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Continuing medical education provides lifelong learning

A dozen years ago, a colleague approached Apostolos (Paul) Dallas, M.D., Carilion Clinic’s long-tenured director of Continuing Medical Education, and made what was, to Dr. Dallas, an intriguing observation. “You know, nobody’s teaching portable ultrasonography in the United States,” Dr. Dallas recalls the colleague saying. “I think we can be the first people to teach it.”

Ultrasonography, a technique that uses the echoes of soundwaves to create images of what’s inside the body, is perhaps best known for helping obstetricians track what’s happening in the womb during pregnancy. Yet its use in medical practice is far-reaching. Since its introduction in the United States in the 1960s, ultrasonography has been adopted by fields as disparate as cardiovascular medicine, urology, emergency medicine, and dermatology to help make diagnoses and guide treatment. And, by ditching cumbersome machinery for more mobile, handheld devices, portable ultrasonography has opened up more applications for this powerful tool.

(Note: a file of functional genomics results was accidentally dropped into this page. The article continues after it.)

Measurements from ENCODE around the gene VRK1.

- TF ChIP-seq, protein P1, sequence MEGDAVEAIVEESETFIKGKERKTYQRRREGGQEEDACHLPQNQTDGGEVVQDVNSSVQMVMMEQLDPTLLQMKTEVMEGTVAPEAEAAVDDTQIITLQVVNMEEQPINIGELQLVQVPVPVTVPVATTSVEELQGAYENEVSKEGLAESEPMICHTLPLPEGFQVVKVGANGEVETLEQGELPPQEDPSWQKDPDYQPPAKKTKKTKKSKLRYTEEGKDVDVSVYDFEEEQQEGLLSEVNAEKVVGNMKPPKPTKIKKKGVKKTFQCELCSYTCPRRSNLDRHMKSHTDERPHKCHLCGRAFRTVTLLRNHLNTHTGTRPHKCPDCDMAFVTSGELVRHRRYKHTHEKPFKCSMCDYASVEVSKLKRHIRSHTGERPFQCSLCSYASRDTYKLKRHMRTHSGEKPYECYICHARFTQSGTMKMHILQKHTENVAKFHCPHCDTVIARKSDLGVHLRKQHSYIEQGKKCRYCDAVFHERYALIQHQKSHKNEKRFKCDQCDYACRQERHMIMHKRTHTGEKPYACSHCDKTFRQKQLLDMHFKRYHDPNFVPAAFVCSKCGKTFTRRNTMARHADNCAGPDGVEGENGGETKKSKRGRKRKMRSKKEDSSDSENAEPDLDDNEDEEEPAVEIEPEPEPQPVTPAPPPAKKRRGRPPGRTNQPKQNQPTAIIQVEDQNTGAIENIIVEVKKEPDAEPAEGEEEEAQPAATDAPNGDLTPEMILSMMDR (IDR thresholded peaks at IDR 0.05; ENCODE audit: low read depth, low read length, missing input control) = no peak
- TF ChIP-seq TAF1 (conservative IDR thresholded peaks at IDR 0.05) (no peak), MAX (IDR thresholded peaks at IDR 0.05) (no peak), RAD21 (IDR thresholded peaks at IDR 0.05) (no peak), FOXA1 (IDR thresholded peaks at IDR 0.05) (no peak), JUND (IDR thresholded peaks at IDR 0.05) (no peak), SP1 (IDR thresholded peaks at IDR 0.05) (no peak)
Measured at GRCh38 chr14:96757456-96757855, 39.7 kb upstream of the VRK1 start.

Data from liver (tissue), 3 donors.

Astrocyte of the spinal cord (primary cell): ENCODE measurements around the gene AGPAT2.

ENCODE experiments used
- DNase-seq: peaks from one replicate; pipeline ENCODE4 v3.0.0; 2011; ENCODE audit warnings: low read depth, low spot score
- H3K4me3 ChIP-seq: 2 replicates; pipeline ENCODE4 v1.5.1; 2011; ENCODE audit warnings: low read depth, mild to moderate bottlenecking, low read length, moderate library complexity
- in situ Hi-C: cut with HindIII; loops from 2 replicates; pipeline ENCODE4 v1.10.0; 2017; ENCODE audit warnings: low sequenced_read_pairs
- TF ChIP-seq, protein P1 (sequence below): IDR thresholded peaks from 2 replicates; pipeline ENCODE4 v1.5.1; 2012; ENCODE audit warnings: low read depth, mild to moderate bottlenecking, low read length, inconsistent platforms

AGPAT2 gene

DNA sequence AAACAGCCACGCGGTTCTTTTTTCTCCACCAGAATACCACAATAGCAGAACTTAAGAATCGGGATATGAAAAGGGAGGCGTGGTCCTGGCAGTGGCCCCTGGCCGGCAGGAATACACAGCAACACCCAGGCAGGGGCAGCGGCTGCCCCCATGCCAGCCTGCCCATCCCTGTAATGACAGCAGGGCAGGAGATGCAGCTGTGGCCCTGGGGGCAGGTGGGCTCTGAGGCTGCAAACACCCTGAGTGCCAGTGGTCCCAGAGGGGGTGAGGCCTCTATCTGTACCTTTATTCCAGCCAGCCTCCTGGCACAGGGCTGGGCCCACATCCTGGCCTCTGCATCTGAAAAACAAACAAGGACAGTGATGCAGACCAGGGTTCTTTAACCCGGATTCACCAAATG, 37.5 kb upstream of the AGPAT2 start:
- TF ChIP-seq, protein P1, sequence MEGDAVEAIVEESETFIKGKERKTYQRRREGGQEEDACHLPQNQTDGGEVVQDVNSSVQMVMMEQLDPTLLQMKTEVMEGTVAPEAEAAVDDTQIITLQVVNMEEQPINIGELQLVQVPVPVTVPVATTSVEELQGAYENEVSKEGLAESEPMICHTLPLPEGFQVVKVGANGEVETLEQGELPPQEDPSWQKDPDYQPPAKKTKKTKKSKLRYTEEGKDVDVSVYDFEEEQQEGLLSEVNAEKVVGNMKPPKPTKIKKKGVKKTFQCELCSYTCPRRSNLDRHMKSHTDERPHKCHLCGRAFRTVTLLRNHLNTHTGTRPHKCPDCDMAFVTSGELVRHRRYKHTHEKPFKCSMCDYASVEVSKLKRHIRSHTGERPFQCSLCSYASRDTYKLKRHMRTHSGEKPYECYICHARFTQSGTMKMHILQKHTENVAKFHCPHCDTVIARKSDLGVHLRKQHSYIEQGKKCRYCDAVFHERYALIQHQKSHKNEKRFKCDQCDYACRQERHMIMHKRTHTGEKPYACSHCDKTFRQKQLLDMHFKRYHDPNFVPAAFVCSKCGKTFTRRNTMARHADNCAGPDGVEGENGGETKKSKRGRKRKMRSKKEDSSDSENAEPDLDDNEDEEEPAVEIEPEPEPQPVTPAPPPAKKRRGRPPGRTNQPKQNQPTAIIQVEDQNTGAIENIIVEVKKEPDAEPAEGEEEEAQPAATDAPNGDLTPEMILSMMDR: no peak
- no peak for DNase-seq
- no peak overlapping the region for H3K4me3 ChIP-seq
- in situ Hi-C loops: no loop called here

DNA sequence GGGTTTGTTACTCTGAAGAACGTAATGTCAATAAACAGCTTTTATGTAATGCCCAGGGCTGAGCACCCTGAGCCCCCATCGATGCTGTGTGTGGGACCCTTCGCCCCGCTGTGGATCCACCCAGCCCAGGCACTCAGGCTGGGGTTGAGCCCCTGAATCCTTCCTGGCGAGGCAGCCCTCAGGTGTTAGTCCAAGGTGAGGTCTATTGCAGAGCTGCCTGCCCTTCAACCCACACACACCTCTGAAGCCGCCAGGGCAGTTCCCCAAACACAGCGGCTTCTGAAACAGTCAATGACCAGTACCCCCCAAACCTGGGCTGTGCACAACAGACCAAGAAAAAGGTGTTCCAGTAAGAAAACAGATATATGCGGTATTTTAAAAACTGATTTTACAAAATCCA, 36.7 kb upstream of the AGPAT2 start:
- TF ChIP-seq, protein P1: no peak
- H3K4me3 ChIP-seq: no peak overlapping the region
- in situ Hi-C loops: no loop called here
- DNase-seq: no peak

The portable devices can be dispatched in the field quickly—inside or outside the hospital—making them especially useful in critical care and emergency medicine, where cases are delicate or life-threatening and time is of the essence. The notion that portable ultrasonography devices, which were widely available by the late 1990s, were not being used to their full potential because of a lack of training was disconcerting. And it’s exactly the type of gap that CME, which is designed to keep physicians updated on the latest technologies and practices, was meant to address. To Dr. Dallas, it was a perfect opportunity for Carilion doctors to fill an unmet need in medical education.

“It’s one thing to do something that everyone else is doing and try to do it incrementally better,” Dr. Dallas says. “It’s another thing to do something no one else has done. It was exciting.”